Too many sales professionals spend their time with prospective customers who do not buy. That's a very expensive usage of time. If you're in sales, how much cash would you make if your entire day was spent with individuals who purchased? You'd make a lot and that points me to the question, "why would you spend time with people who don't purchase?"
At first, this question may seem to be ridiculous since your problem is that you don't know ahead of time who will buy and which prospective customers will not. Nonetheless, you are able to decide that in 5 minutes. But you don't and you continue to call and drip on potential customers who are non-buyers. You have a periodic success with these tactics so you keep doing them. But the number of sales you lose by investing time with non-buyers costs you a fortune. I realize that individuals who sell have frequently been educated to devote the majority of their time to difficult prospective customers. They have learned lessons like "the sale doesn't begin until you hear 'no' six times" or "never take no for an answer."
These are ridiculous and time-wasting pieces of advice. It is my opinion that people who espouse them are dinosaurs of sales and should have become extinct long ago.
Pull the Plug in 5 Minutes
Successful sales pros however act differently. Instead, they invest not more than 5 minutes with a potential customer to ascertain if there is a match between the prospect's desires and the seller's product/service. If there is no match, the professional sales person asks for a referral and moves on. Less successful sellers will grind the prospective client and attempt to convince the prospect why the seller's product/service is so great and why the potential customer ought to want it. Please don't do this, for three reasons:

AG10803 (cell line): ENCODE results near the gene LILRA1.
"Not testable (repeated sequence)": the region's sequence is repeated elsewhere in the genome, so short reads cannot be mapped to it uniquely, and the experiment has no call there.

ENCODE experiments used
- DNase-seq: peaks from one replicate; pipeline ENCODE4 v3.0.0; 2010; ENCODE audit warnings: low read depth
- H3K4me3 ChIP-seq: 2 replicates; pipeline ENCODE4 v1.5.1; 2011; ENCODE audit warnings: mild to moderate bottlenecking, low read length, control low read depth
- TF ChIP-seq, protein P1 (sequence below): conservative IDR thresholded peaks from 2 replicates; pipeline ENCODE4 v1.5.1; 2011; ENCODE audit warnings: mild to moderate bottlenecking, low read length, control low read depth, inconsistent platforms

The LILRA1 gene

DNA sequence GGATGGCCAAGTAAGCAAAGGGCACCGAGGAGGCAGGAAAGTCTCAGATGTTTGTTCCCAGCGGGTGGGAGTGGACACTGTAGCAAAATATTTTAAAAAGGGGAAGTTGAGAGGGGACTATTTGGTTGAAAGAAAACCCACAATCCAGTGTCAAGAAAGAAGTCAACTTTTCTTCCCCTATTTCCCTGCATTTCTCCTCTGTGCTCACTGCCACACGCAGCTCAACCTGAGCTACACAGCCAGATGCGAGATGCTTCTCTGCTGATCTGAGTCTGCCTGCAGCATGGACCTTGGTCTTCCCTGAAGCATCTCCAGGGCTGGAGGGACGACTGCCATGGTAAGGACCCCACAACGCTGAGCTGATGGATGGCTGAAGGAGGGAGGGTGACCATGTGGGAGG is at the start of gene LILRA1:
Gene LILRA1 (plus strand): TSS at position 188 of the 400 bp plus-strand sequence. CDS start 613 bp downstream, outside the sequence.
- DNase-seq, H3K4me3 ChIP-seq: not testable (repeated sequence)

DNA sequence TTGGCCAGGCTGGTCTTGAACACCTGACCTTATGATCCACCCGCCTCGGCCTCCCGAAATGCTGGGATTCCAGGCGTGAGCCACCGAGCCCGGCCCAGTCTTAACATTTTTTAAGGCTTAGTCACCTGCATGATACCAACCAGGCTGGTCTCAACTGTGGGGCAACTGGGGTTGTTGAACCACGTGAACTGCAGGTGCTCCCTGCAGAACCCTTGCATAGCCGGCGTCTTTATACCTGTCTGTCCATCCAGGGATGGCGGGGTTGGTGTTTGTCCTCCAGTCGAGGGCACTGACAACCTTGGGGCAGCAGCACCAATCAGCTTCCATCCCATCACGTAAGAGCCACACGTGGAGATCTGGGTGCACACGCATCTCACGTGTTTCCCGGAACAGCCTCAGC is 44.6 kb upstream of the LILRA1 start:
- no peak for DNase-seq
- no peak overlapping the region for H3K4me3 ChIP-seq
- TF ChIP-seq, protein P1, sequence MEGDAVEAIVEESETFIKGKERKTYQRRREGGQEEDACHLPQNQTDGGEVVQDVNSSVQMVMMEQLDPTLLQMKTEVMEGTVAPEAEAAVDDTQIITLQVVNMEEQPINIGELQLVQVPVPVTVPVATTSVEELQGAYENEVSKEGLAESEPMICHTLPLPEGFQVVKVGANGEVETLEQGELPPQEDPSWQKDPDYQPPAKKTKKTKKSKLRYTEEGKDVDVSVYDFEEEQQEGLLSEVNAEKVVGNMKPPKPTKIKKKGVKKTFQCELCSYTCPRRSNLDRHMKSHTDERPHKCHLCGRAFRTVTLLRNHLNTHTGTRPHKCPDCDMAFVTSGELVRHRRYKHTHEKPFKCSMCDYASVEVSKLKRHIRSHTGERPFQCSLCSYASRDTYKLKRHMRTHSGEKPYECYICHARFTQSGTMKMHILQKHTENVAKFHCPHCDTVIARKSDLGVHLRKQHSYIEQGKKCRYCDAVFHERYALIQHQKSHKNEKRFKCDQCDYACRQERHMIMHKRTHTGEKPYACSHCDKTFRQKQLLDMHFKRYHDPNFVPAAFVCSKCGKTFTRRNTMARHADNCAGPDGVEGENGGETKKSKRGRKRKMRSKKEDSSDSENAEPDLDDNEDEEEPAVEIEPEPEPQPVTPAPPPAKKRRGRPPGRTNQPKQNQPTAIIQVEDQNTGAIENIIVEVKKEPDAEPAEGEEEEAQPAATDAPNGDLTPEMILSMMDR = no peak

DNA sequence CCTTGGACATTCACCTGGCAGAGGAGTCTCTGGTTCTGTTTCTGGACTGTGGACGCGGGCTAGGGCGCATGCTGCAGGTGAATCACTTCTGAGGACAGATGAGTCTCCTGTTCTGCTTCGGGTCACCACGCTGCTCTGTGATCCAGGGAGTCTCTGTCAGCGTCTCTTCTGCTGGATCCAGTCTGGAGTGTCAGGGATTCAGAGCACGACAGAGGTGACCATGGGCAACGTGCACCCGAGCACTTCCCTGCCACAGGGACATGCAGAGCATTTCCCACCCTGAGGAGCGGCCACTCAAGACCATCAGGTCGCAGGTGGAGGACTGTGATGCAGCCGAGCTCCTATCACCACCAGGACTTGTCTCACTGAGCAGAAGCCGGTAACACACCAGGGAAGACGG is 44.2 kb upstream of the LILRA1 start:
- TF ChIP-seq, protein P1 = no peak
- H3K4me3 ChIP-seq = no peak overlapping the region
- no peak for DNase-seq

- It's disrespectful. If somebody says they have no interest, value what they say. The reasons that sales persons of all sorts (e.g. vehicle sales people, insurance agents, financial planners) get low scores for trustworthiness is because of their goal to sell their product instead of placing the prospect's goals first. Sure, you might get 10% of these people to ultimately buy, but there is no way these couple of sales can warrant the time and energy committed to the 90% who never buy.
- This is not the type of client you desire. If you have to grind them to a close, this is a person who will have buyer's remorse, likely terminate the transaction or just become a headache later. These are the folks who require additional service and are unprofitable for you.
- It makes you poor by allocating most of your time to people who don't purchase rather than prospective buyers who DO purchase. It's easy to forget that every minute you invest with a non-buyer is a minute that you did not invest with a buyer. Your time and effort, your most useful resources, have a tremendously high opportunity cost. Time is often devalued by newer and unproductive sales people.
Why Do You Try and Convince?
How come you try to convince a potential customer when they communicate no interest?
Because you believe that prospective customers are hard to find. This is not correct but most of the economy operates under this false supposition. By omitting the marketing step, as so many businesses do and is crucial for any effective sales program, the sales process becomes distorted and inefficient as explained. In the event you don't want a scarcity of prospects, then you must become a marketer and not just a sales person. Read our blog post on financial services marketing which explains how you can create a large amount of your own leads.
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[…] a sale. And that agent is also okay finding out that there may not be a fit with the prospect and ends the meeting in 5 minutes. The end result […]